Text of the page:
Getting more sleep, and better quality sleep is usually at the top of every new parent’s priorities. In this article we’re going to discuss a few of the different philosophies of sleep techniques and on how to help your baby sleep better at night.
How to Help Your Baby Sleep Better At Night
Almost every topic related to babies and parenting is heavily debated and contested online. As a parent, it’s important that you decide what is right for you and your child. You may have different goals or want different outcomes for your family and that is perfectly ok!
It’s important to remember that a well rested baby is usually a happy baby. And a well rested momma is usually a happier momma.
There are many different types of infant sleep techniques. But they each have two main goals.
The first goal is to have the baby fall asleep by themselves, without being dependent on parents to get the baby to sleep. No more pacifiers, or holding and rocking the baby for hours a night. The goal is to be able to just place the baby in their crib and they will fall asleep by themselves.
The second goal is to have the baby sleep through the night without waking up. No more 1:00 am cryings and night feedings. Just soundly sleeping through the night for 6-8 hours or more.
When to Start
It’s best to talk with your pediatrician about the right time and age to start “sleep training” your baby.
(Note: I understand that the phrase “sleep training” is synonymous with the “Cry It Out” method for many people. But it isn’t the same thing. You can sleep train your child without ever using the “Cry It Out” method.)
But most doctors agree that babies under the age of four months are too little to start sleep training. Newborn babies and babies under that age of four months often need to eat during the night. They are not yet big enough to manage getting all their calorie needs during the daytime.
Beware of Sleep Dependency
Many infants will become sleep dependent on certain things to fall asleep and stay asleep. Some common sleep dependencies include: having to be held, rocked, nursed, needing a bottle, or a pacifier.
These things work well when infants are young, like 3 months or younger. But when your child can’t fall asleep on their own and they need you to rock them back to sleep, even when they are 6 or 8 months old, it’s going to be very tiring.
Having a baby that can fall asleep on their own is going to save you a lot of time, energy and sleep.
Some sleep methods encourage the use of noise machines and “blacked out” rooms with light blocking curtains. These can be helpful in getting your baby to sleep through the night, but babies often become sleep dependent on those things as well.
Often, they won’t be able to sleep without their noise machine or if they’re outside of their dark room. This can make day trips and vacations very difficult or impossible. With this technique the baby is not sleep dependent on you getting them to sleep, but they are dependent on a very specific type of environment.
Help Your Baby Be A “Free Sleeper”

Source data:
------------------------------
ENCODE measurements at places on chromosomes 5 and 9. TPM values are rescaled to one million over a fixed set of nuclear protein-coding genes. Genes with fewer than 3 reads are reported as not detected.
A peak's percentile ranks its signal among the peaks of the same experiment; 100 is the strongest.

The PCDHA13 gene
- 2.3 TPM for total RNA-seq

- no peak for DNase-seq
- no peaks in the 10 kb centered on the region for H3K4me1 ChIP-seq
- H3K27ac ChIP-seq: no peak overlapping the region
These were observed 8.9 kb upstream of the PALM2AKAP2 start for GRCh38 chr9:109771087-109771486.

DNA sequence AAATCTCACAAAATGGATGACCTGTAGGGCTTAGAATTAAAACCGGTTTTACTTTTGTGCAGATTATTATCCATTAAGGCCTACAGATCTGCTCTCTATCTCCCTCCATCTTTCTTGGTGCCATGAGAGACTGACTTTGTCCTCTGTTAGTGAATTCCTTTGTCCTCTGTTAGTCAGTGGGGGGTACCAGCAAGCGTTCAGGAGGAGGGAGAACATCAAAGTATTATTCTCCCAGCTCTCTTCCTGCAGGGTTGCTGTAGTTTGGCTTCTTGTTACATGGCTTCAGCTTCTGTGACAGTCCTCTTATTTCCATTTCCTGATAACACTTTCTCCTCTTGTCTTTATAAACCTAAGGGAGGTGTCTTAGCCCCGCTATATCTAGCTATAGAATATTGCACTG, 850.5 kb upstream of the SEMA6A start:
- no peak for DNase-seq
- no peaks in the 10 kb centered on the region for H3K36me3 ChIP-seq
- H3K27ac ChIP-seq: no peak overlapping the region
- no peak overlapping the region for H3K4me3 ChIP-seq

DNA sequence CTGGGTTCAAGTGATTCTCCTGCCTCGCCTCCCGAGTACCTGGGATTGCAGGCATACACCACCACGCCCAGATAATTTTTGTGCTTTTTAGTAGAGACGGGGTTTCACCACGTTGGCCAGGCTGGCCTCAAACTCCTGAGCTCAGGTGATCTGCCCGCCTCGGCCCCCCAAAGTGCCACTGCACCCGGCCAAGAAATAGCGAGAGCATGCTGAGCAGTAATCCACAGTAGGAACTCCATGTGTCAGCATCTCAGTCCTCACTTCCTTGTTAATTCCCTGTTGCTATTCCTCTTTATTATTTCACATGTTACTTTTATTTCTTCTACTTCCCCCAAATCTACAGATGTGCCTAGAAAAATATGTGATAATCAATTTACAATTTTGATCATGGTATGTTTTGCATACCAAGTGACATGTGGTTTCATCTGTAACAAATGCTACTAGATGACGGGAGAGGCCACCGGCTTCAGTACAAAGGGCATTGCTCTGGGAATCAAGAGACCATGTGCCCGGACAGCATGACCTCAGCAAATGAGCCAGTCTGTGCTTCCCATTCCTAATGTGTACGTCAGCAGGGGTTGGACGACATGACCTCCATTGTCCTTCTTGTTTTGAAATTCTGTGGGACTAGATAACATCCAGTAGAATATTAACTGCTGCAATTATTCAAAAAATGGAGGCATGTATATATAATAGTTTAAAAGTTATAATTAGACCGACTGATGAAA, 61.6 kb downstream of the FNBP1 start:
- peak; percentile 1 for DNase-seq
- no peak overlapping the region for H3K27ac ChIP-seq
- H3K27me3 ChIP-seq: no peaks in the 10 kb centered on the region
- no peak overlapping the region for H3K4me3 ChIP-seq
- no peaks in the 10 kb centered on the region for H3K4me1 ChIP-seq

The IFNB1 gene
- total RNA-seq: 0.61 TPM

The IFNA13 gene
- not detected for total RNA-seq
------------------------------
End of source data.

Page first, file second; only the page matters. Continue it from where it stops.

The biggest goal is to get your baby to be a “Free Sleeper”. This means your baby can fall asleep on their own, and that they are not dependent on a specific environment. Your child can sleep in their crib at home, or their stroller when out of the house. Your baby can be a sleep champ, without being dependent on outside forces.
Eating Habits Directly Impact Sleep Habits
It wasn’t until I was pregnant and read the book “The Secrets of the Baby Whisperer” by Tracy Hogg and Melinda Blau that I learned how much of a direct impact an infant’s eating has on their sleep.
But it actually makes a lot of sense; if a baby is hungry then they aren’t going to sleep well.
“The Secrets of the Baby Whisperer” talks about how important it is to have a regular eating and sleeping routine with your baby – even as a newborn.
The Baby Whisperers call their routine E.A.S.Y. This is an acronym that stands for Eat, Activity, Sleep, You Time. They suggest having your baby eat first thing when they wake up in the morning, then do an age appropriate activity (tummy time), then a nap. This routine will repeat every few hours.
If you want more of a visual look at what this “E.A.S.Y. Routine” looks like during the day, then check out Noob Mommy.com’s free PDF download.
Baby’s Tired Cues
As it’s nearing your baby’s naptime, you should be looking for cues that your child is tired. These include: staring into space, jerky arm and leg movements, fluttering eyelids, crossed eyes, yawing, frowning, and fussing.
These cues can also be similar cues for when your baby is experiencing digestional discomfort. So you’ll want to see if your baby needs help burping or passing gas.
If it’s been about two or three hours since they woke up, then your baby is probably tired and ready for a nap. Try laying them in their bed awake, but drowsy to see if they can drift off to sleep by themselves.
Bedtime Routines are Important
No matter which sleep method or technique you decide is right for you, almost all of them agree that a bedtime routine is important for a successful night’s sleep.
Just be sure that you can complete your bedtime routine while your baby’s stomach is still relatively full. It’s never a good idea to put a baby to bed when they are hungry.
Bedtime routines may include: putting your baby down for bed at a consistent time each night, bathtime, and dimming lights. Anything that cues to your baby that it’s time to sleep for the night.
I hope these tips help your baby sleep, and that you are both able to get the rest you need.